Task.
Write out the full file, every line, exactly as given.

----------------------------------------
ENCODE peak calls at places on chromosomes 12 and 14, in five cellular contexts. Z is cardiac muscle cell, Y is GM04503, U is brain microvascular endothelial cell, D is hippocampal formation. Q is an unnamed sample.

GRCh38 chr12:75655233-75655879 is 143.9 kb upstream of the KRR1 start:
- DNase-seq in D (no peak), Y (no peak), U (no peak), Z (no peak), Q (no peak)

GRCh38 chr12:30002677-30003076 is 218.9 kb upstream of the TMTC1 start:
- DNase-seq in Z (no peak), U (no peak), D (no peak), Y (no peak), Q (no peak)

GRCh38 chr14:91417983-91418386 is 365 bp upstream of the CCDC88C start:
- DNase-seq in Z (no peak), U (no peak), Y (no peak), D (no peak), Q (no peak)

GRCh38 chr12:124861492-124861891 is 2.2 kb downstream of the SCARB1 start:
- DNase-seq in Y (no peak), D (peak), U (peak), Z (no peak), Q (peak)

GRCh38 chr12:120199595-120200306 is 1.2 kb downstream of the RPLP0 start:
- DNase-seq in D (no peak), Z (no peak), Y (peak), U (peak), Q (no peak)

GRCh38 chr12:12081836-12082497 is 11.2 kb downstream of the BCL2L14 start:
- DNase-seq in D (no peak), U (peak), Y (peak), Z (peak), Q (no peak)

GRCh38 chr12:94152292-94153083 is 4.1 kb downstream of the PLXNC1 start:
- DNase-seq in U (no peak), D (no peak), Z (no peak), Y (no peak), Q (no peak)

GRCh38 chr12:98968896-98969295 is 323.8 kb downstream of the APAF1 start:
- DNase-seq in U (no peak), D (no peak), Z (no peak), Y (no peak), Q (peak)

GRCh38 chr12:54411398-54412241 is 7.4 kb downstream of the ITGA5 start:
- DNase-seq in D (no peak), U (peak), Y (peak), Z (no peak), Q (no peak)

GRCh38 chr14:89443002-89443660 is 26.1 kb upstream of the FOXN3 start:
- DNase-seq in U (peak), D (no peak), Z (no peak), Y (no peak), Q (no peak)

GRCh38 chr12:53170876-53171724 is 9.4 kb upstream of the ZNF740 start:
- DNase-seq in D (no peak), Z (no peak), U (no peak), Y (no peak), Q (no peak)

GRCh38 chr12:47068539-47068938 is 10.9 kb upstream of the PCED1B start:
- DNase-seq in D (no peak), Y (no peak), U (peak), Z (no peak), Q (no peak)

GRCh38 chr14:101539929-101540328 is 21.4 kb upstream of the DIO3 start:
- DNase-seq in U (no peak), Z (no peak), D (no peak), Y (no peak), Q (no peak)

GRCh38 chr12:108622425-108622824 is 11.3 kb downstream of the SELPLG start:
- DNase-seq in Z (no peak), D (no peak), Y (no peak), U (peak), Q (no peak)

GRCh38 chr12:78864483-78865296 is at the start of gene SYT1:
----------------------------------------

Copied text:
ENCODE peak calls at places on chromosomes 12 and 14, in five cellular contexts. Z is cardiac muscle cell, Y is GM04503, U is brain microvascular endothelial cell, D is hippocampal formation. Q is an unnamed sample.

GRCh38 chr12:75655233-75655879 is 143.9 kb upstream of the KRR1 start:
- DNase-seq in D (no peak), Y (no peak), U (no peak), Z (no peak), Q (no peak)

GRCh38 chr12:30002677-30003076 is 218.9 kb upstream of the TMTC1 start:
- DNase-seq in Z (no peak), U (no peak), D (no peak), Y (no peak), Q (no peak)

GRCh38 chr14:91417983-91418386 is 365 bp upstream of the CCDC88C start:
- DNase-seq in Z (no peak), U (no peak), Y (no peak), D (no peak), Q (no peak)

GRCh38 chr12:124861492-124861891 is 2.2 kb downstream of the SCARB1 start:
- DNase-seq in Y (no peak), D (peak), U (peak), Z (no peak), Q (peak)

GRCh38 chr12:120199595-120200306 is 1.2 kb downstream of the RPLP0 start:
- DNase-seq in D (no peak), Z (no peak), Y (peak), U (peak), Q (no peak)

GRCh38 chr12:12081836-12082497 is 11.2 kb downstream of the BCL2L14 start:
- DNase-seq in D (no peak), U (peak), Y (peak), Z (peak), Q (no peak)

GRCh38 chr12:94152292-94153083 is 4.1 kb downstream of the PLXNC1 start:
- DNase-seq in U (no peak), D (no peak), Z (no peak), Y (no peak), Q (no peak)

GRCh38 chr12:98968896-98969295 is 323.8 kb downstream of the APAF1 start:
- DNase-seq in U (no peak), D (no peak), Z (no peak), Y (no peak), Q (peak)

GRCh38 chr12:54411398-54412241 is 7.4 kb downstream of the ITGA5 start:
- DNase-seq in D (no peak), U (peak), Y (peak), Z (no peak), Q (no peak)

GRCh38 chr14:89443002-89443660 is 26.1 kb upstream of the FOXN3 start:
- DNase-seq in U (peak), D (no peak), Z (no peak), Y (no peak), Q (no peak)

GRCh38 chr12:53170876-53171724 is 9.4 kb upstream of the ZNF740 start:
- DNase-seq in D (no peak), Z (no peak), U (no peak), Y (no peak), Q (no peak)

GRCh38 chr12:47068539-47068938 is 10.9 kb upstream of the PCED1B start:
- DNase-seq in D (no peak), Y (no peak), U (peak), Z (no peak), Q (no peak)

GRCh38 chr14:101539929-101540328 is 21.4 kb upstream of the DIO3 start:
- DNase-seq in U (no peak), Z (no peak), D (no peak), Y (no peak), Q (no peak)

GRCh38 chr12:108622425-108622824 is 11.3 kb downstream of the SELPLG start:
- DNase-seq in Z (no peak), D (no peak), Y (no peak), U (peak), Q (no peak)

GRCh38 chr12:78864483-78865296 is at the start of gene SYT1: